(Map) Los Angeles' Homeless Sex Offenders Increase 200 Percent
An unintended effect of strict laws about where convicted sex offenders can live: Many of them have simply given up and gone homeless.
That's according to the Los Angeles Daily News, which found that homeless sex offenders in Los Angeles have increased more than 200 percent, from 191 in October, 2007 to 576 last month. Why?
Red indicates 2,000-foot buffer zones near schools and parks where sex offenders on parole or probation cannot live.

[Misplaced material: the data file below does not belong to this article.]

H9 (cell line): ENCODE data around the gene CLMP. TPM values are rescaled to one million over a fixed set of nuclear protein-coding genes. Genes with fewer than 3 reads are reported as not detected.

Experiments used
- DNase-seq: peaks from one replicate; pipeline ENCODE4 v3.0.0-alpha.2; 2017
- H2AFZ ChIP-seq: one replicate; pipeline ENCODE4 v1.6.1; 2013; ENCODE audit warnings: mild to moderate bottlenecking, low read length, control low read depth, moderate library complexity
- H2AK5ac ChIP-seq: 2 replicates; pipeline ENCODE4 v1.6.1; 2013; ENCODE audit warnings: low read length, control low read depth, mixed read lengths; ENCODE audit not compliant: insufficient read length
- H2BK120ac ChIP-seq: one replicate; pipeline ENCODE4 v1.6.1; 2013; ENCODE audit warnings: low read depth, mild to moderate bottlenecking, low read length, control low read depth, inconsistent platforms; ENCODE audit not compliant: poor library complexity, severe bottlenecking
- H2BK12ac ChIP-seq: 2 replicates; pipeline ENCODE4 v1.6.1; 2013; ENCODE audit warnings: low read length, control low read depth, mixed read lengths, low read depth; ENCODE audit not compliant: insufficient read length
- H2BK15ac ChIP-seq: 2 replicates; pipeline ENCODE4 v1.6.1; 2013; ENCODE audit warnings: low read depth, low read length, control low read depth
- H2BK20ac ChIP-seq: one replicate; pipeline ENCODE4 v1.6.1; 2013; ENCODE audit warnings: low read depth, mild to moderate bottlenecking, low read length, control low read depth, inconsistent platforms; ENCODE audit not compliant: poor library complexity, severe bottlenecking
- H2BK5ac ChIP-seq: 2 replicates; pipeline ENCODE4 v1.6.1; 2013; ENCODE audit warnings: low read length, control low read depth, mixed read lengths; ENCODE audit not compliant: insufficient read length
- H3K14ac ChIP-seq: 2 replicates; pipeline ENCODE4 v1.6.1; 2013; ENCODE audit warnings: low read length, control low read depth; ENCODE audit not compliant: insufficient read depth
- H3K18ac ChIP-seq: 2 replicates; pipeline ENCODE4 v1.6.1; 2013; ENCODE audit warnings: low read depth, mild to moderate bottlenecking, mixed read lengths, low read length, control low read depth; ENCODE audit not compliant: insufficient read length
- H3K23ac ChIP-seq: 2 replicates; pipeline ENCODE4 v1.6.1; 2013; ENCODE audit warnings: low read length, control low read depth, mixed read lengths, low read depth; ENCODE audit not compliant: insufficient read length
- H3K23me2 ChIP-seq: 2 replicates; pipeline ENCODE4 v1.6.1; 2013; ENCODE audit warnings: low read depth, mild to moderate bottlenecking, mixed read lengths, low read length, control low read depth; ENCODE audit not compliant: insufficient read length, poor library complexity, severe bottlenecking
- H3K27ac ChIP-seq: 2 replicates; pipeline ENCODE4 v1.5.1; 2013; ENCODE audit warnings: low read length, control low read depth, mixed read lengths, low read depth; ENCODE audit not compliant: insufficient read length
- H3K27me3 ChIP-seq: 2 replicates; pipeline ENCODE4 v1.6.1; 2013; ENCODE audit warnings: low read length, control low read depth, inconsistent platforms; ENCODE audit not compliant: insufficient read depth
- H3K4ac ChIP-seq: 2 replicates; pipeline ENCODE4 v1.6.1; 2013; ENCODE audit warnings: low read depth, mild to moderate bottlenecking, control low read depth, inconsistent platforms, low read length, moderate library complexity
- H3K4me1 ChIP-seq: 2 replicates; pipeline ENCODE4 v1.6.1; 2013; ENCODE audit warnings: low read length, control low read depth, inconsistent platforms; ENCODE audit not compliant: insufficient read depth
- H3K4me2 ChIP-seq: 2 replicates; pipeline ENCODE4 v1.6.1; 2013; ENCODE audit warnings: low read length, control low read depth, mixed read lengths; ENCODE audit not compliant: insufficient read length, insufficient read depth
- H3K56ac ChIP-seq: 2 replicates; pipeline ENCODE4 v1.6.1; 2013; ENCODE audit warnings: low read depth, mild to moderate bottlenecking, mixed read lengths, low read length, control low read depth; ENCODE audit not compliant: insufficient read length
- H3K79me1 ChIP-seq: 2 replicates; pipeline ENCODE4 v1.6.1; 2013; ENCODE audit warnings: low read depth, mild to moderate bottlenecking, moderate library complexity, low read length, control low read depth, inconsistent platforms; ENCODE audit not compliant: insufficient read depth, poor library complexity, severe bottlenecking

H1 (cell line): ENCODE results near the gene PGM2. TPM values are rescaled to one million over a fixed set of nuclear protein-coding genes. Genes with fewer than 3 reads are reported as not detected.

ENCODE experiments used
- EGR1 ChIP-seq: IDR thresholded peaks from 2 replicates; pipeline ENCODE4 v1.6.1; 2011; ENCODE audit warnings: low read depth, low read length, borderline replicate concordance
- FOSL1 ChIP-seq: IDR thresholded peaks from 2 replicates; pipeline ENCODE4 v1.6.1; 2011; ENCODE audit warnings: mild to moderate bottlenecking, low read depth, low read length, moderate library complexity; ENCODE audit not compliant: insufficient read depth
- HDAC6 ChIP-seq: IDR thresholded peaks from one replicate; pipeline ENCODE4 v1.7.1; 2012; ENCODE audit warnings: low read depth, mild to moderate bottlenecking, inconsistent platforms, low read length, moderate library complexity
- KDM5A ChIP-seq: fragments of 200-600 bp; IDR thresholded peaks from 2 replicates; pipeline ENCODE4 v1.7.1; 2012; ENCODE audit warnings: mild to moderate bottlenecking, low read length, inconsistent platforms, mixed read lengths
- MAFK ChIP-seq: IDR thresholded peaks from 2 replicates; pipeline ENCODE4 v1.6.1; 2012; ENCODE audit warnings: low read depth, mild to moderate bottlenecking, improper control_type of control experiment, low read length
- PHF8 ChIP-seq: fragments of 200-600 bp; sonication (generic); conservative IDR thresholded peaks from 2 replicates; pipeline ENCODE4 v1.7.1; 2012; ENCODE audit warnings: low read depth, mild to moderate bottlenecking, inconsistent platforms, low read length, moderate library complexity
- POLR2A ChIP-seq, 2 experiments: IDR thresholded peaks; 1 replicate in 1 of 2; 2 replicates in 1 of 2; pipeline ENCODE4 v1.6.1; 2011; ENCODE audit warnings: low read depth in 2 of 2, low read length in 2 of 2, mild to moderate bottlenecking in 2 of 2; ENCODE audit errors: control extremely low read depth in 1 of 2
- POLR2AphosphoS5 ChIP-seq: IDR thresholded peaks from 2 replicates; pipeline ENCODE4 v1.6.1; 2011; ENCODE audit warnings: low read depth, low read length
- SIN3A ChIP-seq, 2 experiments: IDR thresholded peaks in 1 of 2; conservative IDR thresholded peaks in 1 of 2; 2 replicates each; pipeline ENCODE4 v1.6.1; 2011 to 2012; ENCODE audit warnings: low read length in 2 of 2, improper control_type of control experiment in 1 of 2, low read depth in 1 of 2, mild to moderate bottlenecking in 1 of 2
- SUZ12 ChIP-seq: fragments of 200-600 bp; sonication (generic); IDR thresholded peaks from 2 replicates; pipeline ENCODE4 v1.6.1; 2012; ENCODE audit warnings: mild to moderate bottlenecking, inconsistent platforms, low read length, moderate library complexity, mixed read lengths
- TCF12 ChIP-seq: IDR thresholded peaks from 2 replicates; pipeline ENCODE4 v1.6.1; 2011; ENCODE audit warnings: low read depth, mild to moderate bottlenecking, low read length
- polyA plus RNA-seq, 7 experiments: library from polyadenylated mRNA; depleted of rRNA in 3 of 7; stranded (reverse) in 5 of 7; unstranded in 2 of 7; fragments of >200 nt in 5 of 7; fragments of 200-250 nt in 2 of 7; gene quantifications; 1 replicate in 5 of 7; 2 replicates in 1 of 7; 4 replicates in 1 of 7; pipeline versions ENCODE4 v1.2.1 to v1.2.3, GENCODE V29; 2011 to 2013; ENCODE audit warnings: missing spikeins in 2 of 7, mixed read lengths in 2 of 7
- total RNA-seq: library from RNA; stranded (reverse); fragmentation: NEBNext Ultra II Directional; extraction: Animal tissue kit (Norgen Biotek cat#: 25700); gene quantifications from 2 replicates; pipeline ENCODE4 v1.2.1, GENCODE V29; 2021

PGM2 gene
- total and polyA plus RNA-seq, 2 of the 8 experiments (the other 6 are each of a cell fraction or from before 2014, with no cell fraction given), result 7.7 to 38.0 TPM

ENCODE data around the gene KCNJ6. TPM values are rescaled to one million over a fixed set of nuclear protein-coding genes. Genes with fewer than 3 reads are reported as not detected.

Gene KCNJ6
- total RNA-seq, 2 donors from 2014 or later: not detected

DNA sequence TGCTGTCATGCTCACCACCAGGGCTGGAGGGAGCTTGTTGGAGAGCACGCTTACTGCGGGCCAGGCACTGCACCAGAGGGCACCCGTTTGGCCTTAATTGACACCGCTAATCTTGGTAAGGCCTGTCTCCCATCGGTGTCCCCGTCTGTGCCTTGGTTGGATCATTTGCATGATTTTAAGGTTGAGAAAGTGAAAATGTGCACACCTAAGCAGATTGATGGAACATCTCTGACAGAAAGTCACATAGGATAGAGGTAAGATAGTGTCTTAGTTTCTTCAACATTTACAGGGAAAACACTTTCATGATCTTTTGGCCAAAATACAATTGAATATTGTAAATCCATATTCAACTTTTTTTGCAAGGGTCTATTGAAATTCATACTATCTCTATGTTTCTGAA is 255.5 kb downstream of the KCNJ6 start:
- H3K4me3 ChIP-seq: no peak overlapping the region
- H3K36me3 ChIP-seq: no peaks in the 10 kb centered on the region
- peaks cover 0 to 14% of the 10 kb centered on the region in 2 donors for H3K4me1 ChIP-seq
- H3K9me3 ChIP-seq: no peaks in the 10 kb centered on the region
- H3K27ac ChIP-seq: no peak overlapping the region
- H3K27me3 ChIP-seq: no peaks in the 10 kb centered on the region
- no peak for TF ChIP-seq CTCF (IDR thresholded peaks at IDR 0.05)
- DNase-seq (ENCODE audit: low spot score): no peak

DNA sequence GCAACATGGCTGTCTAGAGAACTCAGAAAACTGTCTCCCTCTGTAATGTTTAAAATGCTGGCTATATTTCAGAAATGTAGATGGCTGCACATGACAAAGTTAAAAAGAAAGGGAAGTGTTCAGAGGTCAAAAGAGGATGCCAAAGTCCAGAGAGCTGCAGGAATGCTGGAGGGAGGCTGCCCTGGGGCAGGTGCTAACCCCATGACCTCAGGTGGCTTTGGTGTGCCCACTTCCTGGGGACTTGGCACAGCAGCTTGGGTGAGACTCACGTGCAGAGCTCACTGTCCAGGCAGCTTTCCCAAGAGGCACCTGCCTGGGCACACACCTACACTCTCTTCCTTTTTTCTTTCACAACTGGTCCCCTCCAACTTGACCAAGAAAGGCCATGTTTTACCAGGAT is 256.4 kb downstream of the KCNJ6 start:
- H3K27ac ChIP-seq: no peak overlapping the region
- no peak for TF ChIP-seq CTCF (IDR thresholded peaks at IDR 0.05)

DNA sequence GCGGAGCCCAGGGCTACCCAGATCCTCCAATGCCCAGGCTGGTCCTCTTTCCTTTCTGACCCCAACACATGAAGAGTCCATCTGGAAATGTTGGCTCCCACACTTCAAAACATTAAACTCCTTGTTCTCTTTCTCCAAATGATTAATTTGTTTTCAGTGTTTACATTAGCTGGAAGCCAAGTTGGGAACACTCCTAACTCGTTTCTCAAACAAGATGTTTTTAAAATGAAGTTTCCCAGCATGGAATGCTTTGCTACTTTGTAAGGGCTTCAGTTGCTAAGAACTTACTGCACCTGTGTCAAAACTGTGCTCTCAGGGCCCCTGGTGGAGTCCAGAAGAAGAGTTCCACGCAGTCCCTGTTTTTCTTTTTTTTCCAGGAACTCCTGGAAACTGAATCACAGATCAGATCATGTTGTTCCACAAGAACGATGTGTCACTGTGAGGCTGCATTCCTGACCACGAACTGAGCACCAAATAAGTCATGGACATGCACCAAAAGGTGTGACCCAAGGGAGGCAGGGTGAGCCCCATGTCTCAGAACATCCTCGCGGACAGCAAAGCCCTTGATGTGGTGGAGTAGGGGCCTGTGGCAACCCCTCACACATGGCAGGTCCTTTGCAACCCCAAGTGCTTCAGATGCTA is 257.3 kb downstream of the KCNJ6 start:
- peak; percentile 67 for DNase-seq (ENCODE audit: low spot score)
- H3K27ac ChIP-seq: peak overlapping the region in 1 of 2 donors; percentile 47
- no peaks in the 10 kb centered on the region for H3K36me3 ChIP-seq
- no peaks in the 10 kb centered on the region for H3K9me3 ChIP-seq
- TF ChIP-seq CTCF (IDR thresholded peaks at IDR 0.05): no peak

Det. Diane Webb recently told the Police Commission that stricter rules on where they can live in neighboring cities have pushed sex offenders into L.A.
There are 5,100 registered sex offenders in the city, with one out of five of those banned from living within 2,000 feet of schools or parks because they're on parole or probation.
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That, in turn, has pushed some toward the streets.
But having sex offenders roam the streets is not a good thing. It could actually bring darker consequences than what was intended by by the residency restrictions that include Jessica's Law.
Webb says, "If you're living under a bridge somewhere, you're not near your family support network, you're not near the services you need."
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